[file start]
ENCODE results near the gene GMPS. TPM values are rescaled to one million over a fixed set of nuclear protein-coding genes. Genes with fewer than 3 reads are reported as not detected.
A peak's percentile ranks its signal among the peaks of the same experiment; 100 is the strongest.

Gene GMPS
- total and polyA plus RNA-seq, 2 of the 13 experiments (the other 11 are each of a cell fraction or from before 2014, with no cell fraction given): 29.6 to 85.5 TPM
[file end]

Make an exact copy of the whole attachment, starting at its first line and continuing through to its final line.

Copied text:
ENCODE results near the gene GMPS. TPM values are rescaled to one million over a fixed set of nuclear protein-coding genes. Genes with fewer than 3 reads are reported as not detected.
A peak's percentile ranks its signal among the peaks of the same experiment; 100 is the strongest.

Gene GMPS
- total and polyA plus RNA-seq, 2 of the 13 experiments (the other 11 are each of a cell fraction or from before 2014, with no cell fraction given): 29.6 to 85.5 TPM